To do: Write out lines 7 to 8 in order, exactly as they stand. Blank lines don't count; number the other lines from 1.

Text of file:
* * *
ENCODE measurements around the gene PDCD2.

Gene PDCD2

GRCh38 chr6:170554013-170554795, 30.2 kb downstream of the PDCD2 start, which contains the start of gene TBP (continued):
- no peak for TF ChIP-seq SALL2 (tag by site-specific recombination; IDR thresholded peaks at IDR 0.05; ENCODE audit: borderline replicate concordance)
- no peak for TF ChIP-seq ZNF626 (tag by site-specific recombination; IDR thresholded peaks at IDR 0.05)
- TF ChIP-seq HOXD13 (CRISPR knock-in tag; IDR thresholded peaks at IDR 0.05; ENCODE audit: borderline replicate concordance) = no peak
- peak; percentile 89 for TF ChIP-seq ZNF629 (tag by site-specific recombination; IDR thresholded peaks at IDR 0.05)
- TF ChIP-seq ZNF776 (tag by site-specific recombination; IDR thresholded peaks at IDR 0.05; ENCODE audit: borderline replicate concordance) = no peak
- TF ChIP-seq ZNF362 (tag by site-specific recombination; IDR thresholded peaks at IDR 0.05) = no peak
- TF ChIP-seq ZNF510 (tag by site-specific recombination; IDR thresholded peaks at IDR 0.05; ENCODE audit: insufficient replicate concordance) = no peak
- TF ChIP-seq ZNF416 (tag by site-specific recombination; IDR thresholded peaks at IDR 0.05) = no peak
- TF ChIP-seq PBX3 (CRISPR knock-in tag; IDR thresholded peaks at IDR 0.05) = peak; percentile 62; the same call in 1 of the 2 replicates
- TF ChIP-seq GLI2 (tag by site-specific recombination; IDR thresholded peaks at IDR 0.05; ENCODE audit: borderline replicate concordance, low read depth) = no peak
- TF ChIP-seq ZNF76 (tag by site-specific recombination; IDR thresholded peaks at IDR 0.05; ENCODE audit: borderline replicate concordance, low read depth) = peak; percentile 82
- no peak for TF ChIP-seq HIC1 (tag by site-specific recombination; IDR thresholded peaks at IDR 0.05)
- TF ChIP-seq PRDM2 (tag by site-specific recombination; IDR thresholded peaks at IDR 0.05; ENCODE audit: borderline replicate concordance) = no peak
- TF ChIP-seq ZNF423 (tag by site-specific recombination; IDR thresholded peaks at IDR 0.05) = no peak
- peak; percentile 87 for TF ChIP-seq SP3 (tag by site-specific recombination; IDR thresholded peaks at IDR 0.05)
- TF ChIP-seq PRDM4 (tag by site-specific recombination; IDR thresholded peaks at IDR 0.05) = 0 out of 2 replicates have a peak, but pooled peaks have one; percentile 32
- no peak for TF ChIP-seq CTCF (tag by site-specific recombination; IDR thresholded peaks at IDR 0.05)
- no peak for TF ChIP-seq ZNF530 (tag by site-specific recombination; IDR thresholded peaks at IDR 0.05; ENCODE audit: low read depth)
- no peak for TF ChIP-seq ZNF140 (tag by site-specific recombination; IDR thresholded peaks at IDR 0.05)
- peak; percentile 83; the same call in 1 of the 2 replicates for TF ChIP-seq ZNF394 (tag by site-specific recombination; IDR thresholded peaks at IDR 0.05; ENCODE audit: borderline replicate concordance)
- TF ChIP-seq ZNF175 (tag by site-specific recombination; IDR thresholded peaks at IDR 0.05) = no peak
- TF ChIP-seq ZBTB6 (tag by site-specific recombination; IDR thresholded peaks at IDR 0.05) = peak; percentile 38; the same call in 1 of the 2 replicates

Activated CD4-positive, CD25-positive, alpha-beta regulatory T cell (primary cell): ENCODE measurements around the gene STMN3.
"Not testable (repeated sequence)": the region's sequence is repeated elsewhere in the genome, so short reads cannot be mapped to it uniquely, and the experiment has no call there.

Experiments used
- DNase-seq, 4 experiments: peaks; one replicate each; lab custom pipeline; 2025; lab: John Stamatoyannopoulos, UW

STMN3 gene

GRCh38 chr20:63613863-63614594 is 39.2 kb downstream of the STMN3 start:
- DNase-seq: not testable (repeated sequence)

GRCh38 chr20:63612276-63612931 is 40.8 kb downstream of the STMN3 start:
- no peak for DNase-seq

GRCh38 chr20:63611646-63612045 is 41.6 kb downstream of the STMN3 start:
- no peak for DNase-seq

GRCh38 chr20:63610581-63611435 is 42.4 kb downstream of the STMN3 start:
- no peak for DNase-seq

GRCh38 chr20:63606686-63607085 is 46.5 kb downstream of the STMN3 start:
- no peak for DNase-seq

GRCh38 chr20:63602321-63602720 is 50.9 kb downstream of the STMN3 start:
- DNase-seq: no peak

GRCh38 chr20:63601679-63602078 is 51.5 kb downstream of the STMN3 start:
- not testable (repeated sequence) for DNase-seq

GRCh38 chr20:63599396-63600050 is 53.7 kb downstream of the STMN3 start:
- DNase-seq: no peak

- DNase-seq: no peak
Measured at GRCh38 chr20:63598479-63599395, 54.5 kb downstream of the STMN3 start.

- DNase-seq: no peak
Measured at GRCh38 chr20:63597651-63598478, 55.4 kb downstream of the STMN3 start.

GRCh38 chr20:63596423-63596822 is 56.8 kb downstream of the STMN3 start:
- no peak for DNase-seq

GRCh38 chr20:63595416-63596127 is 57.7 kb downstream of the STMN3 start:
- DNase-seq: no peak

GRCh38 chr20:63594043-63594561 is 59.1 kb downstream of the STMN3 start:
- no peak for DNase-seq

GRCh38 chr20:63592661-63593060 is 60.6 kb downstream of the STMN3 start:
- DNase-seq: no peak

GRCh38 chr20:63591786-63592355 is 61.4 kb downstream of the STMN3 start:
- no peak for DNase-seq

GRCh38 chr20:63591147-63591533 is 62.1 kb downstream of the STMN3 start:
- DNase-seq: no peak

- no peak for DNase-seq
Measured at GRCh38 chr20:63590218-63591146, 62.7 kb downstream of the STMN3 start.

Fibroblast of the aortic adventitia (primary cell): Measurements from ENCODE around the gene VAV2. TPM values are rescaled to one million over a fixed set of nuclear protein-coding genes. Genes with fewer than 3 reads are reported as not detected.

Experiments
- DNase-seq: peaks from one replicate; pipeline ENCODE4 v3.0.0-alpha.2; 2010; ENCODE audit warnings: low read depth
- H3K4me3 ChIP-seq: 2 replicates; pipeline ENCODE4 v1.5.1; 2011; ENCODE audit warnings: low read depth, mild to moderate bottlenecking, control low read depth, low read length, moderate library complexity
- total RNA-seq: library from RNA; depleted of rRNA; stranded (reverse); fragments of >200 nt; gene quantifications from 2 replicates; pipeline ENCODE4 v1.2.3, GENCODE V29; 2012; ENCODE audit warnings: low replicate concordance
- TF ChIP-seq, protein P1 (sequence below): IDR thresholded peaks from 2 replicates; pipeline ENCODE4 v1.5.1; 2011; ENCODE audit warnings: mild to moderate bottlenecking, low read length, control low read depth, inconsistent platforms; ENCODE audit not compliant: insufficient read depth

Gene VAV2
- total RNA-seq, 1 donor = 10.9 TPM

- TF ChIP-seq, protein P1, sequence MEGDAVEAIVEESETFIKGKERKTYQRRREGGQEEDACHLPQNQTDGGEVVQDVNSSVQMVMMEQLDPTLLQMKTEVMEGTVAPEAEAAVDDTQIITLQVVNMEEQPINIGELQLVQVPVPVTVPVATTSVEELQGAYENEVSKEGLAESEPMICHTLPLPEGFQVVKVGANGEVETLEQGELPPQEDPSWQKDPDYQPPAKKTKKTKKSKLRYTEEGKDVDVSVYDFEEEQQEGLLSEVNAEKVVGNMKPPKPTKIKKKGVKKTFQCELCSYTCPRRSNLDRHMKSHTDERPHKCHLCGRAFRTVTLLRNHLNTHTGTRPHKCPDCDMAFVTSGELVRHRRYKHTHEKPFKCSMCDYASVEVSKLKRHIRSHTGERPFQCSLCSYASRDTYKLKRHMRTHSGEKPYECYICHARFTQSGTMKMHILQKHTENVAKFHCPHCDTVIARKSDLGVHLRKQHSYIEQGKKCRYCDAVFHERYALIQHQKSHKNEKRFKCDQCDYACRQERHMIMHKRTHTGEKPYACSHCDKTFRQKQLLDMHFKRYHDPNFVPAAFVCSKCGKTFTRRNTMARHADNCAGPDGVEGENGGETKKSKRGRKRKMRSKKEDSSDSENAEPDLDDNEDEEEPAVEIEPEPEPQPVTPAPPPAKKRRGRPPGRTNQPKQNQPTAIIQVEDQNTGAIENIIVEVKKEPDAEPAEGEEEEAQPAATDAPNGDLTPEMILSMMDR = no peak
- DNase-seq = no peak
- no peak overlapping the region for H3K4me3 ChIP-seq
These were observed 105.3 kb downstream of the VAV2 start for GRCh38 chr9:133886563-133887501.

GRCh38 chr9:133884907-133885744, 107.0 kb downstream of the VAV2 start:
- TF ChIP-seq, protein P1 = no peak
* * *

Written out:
- peak; percentile 89 for TF ChIP-seq ZNF629 (tag by site-specific recombination; IDR thresholded peaks at IDR 0.05)
- TF ChIP-seq ZNF776 (tag by site-specific recombination; IDR thresholded peaks at IDR 0.05; ENCODE audit: borderline replicate concordance) = no peak